So don't be surprised if you start seeing the young slugger at either first base or in left field just about every day of the week right now.

Too small of a sample size, you say, to draw any significant conclusions about Moore's ability to hit major-league pitching? Perhaps. But compare his numbers in this small sampling at baseball's highest level to his numbers in the minors, and you start to think this isn't a fluke.

Moore has homered once in every 13 at-bats with the Nationals. How does that compare? Well, he homered once in every 11 at-bats at Syracuse to start this season. But he homered "only" once every 17 at-bats at Class AA Harrisburg last year and once every 16 at-bats at Class A Potomac in 2010.

Point is, Moore has hit for power at every level, and his rate of success hasn't diminished by any significant amount since he arrived in D.C.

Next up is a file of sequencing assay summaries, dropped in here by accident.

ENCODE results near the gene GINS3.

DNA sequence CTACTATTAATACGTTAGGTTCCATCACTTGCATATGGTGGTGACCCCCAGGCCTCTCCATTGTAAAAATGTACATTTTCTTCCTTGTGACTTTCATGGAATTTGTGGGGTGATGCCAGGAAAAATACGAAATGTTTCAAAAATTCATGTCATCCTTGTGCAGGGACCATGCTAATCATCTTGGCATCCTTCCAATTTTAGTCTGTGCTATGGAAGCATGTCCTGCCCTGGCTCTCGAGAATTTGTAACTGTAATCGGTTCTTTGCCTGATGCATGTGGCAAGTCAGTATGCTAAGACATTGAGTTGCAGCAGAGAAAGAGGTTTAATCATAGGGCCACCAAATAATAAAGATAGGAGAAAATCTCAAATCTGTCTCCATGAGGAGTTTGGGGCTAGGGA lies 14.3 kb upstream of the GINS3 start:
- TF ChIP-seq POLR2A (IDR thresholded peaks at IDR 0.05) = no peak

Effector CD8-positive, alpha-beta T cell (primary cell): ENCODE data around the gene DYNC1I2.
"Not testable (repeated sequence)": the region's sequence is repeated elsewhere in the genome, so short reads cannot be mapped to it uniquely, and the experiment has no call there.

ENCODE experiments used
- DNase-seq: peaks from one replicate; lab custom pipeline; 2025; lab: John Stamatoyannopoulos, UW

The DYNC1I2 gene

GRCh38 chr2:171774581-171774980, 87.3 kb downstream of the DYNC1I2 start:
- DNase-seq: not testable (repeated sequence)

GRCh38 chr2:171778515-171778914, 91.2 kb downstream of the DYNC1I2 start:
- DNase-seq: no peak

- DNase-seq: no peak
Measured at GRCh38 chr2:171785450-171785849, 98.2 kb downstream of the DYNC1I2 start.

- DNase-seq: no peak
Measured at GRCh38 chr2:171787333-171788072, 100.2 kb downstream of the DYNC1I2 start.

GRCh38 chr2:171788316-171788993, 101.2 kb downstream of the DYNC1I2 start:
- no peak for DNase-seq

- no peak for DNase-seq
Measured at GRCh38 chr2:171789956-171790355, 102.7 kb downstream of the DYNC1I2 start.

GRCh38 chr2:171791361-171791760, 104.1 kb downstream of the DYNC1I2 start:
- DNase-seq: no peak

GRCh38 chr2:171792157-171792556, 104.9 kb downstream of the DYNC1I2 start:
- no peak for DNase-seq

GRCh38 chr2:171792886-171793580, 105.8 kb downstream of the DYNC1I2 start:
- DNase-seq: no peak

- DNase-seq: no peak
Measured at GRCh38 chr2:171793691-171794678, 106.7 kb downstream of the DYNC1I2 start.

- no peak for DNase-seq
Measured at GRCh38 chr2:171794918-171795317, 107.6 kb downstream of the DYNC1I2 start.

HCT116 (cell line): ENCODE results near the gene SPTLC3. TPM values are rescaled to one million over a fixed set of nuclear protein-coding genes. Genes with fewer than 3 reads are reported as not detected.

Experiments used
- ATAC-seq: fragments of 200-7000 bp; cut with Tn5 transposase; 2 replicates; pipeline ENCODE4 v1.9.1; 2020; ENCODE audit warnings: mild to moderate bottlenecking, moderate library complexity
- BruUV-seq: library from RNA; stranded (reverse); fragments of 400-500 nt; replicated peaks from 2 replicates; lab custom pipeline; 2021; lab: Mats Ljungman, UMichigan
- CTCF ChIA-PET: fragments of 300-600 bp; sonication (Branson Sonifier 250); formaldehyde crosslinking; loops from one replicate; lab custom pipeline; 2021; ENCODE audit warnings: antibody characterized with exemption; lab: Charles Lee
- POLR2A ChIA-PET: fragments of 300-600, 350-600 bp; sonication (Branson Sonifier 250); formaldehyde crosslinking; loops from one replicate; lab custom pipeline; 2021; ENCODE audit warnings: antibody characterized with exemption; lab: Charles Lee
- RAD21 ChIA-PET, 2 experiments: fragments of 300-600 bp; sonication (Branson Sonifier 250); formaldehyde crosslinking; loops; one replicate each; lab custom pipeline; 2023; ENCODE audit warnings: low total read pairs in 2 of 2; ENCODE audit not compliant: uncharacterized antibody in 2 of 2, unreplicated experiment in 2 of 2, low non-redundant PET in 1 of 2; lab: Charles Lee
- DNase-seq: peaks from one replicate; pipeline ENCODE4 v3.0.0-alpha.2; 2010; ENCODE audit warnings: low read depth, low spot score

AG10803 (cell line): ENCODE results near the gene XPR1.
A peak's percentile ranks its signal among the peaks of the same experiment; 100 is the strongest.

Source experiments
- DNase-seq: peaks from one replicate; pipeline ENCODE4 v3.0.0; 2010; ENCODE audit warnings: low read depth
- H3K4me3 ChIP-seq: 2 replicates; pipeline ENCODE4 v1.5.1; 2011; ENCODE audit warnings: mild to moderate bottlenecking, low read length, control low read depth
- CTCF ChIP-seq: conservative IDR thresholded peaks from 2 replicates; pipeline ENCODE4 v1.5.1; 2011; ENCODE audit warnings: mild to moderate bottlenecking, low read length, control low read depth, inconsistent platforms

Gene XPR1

Moore's increased playing time will probably come at the expense of Steve Lombardozzi, who had become the de facto starting left fielder against right-handed opponents. But Lombardozzi has fallen into a prolonged funk at the plate, has just nine hits in 59 at-bats this month and has seen his batting average plummet to .259 from .320 in only 27 days.

At this point, Johnson just can't say no to Moore, a bit of a late bloomer who finally is reaping the benefits of his first opportunity to play on a regular basis in the big leagues.

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Baker acknowledges Nats need to come through in clutch situations

Baker acknowledges Nats need to come through in clutch situations

Coming through in two-out situations isn’t supposed to be an easy task, but the Nationals are making it look especially difficult of late.